FOR IMMEDIATE RELEASE
November 22, 2021
Tom Fazzini, West End Strategy Team
Murder Trial of Ahmaud Arbery is a Reminder About the Deadly Mix of Permissive Gun Laws and Structural Racism
Gun violence prevention experts: trial is also about “the deadly combination of hate and guns”
WASHINGTON — As closing arguments begin today in the trial for the murder of Ahmaud Arbery, leading gun violence prevention experts noted the linkage between permissive gun laws and racist violence that undermines the community trust necessary to reduce gun violence.
In a statement highlighting the racial disparities and problems with “stand your ground” laws like the one in Georgia, Lauren Footman, director of outreach and equity for the Educational Fund to Stop Gun Violence, called for the repeal of the state’s “stand your ground” law, as well as meaningful steps to address the lethal combination of firearms and racial bias including passage of the George Floyd Justice in Policing Act:
“In many ways this trial is not only about Ahmaud Arbery’s tragic murder, it’s also about the deadly combination of hate and guns that leaves Black boys and men much more likely to die by gun violence than any other group of Americans. To address this disparity, state officials should repeal racist ‘stand your ground’ laws and federal lawmakers should pass the George Floyd Justice in Policing Act and fund community violence intervention.
“‘Stand your ground’ laws, like the one in Georgia, embolden armed vigilantes and perpetuate structural racism embedded within our criminal justice system by most often benefiting white men, often at the expense of Black victims. ‘Stand your ground’ laws increase the likelihood that Black teens will be shot and killed and increase the likelihood that a white homicide defendant who kills a Black person will have the homicide ruled justified. The laws do not reduce burglary, robbery or aggravated assault, but they do increase homicides by 8% — an additional 600 homicides per year.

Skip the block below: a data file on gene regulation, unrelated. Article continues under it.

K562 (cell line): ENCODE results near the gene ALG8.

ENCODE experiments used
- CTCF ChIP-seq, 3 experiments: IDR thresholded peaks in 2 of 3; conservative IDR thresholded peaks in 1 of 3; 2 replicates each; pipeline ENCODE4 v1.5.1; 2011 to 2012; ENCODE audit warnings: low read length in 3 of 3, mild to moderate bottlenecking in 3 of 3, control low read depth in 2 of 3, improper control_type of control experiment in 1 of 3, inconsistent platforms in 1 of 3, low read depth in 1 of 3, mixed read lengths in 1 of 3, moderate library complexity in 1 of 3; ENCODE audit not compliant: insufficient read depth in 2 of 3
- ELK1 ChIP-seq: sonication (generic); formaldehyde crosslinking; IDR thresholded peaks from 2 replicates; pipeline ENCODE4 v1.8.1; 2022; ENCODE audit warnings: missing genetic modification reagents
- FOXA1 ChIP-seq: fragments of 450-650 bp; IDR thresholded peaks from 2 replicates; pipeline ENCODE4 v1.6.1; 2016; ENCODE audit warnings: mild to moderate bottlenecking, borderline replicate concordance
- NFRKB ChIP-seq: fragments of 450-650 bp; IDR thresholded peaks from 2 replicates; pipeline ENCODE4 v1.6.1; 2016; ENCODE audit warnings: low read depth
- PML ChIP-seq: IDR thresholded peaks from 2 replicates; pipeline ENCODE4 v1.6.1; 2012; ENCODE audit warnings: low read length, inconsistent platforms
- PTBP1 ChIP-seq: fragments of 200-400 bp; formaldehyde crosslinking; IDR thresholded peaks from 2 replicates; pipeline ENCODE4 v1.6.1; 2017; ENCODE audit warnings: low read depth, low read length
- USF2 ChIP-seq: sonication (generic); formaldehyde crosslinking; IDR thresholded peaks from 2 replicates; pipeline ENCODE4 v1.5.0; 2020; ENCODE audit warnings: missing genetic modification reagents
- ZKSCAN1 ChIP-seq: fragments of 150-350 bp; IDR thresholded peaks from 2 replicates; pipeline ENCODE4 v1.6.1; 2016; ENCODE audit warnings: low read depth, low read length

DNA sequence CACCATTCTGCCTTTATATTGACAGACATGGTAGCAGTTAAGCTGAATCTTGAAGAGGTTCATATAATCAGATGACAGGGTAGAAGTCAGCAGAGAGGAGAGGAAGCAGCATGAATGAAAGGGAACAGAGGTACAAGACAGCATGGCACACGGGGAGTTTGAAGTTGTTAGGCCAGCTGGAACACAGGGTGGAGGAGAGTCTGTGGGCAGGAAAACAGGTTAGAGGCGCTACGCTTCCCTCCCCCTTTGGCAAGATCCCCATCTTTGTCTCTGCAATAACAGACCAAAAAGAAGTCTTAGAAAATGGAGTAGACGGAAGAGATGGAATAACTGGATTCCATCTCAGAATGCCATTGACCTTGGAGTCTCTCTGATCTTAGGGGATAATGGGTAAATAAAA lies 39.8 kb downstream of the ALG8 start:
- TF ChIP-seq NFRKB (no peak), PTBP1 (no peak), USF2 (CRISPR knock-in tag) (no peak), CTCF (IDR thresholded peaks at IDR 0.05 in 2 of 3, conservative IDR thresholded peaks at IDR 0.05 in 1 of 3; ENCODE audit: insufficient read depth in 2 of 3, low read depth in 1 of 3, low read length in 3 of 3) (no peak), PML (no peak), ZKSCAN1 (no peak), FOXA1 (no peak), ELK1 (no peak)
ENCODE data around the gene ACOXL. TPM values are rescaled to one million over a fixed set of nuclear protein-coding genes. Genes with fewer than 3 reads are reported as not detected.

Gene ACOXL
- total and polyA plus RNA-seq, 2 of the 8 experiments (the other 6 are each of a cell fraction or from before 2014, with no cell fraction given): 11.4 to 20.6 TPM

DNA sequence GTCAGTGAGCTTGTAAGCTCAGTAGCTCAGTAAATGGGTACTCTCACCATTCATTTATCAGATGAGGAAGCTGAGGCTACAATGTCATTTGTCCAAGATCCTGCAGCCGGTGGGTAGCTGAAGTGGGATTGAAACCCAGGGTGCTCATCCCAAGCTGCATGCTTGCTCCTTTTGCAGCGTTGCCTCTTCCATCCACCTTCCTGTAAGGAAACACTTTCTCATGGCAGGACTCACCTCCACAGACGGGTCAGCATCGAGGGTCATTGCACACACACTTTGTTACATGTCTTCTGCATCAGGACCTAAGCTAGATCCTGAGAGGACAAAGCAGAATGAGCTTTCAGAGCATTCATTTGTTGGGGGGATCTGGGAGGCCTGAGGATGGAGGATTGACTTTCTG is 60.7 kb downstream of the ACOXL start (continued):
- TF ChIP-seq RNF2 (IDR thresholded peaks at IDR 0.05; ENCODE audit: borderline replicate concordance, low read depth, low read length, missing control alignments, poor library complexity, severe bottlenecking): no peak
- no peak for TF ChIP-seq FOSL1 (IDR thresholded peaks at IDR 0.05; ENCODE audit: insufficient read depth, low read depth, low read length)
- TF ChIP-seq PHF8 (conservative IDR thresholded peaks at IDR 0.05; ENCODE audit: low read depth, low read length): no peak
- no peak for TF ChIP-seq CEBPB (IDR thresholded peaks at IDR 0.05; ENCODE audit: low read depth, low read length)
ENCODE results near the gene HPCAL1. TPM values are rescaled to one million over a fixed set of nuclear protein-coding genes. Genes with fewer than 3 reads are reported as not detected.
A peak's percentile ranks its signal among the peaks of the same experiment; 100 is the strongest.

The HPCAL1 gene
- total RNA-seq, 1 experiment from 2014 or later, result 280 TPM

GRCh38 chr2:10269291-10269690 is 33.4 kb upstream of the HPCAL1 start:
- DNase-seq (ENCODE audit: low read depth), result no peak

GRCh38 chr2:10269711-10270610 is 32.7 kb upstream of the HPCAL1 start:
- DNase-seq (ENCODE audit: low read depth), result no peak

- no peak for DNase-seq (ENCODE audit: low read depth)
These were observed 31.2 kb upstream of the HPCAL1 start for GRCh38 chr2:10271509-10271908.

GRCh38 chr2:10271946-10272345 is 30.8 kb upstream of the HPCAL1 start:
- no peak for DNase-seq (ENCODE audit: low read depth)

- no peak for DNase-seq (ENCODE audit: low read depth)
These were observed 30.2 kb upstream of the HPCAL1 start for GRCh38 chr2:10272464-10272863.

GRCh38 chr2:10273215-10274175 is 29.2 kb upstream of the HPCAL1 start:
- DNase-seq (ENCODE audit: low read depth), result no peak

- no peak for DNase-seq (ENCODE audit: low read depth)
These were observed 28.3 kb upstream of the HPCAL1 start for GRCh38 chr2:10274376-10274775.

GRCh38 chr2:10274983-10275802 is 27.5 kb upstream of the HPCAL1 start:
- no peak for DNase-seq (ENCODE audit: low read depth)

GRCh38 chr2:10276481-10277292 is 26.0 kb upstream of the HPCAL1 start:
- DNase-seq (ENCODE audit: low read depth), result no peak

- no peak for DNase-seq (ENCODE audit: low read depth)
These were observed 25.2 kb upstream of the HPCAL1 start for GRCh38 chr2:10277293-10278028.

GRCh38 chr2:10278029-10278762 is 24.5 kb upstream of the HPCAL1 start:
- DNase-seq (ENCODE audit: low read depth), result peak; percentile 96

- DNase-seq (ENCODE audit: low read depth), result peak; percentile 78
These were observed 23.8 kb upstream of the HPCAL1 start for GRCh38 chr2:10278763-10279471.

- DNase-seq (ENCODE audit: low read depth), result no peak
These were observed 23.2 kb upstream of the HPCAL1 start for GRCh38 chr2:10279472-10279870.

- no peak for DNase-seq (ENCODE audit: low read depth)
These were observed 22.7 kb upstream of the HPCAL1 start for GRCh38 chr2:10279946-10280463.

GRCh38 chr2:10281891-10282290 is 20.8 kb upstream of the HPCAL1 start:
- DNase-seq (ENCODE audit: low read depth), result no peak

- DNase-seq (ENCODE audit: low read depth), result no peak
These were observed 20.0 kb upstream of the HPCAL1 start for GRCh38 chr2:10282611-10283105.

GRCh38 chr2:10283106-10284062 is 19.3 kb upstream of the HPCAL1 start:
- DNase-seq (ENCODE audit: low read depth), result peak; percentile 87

“Additionally, reducing community gun violence in our country requires cooperation between law enforcement and communities built on a foundation of trust. One way to start rebuilding trust is creating a law enforcement culture of transparency and citizen oversight so that community members see police as authentic partners who are genuinely concerned with what is best for the community.
“Gun violence is a public health crisis. Ending it requires equitable implementation of policies including passage of the George Floyd Justice in Policing Act and repeal of ‘stand your ground’ laws.”
About the Educational Fund to Stop Gun Violence
The Educational Fund to Stop Gun Violence (EFSGV) develops and advocates for evidence-based solutions to reduce gun injury and death in all its forms. EFSGV uses a public health and equity lens to identify and implement evidence-based policy solutions and programs to reduce gun violence in all its forms and to make gun violence rare and abnormal. EFSGV is the gun violence prevention movement’s premier research intermediary and founder of the Consortium for Risk-Based Firearm Policy, a group of academics and practitioners who collaborate to develop innovative recommendations for policymakers.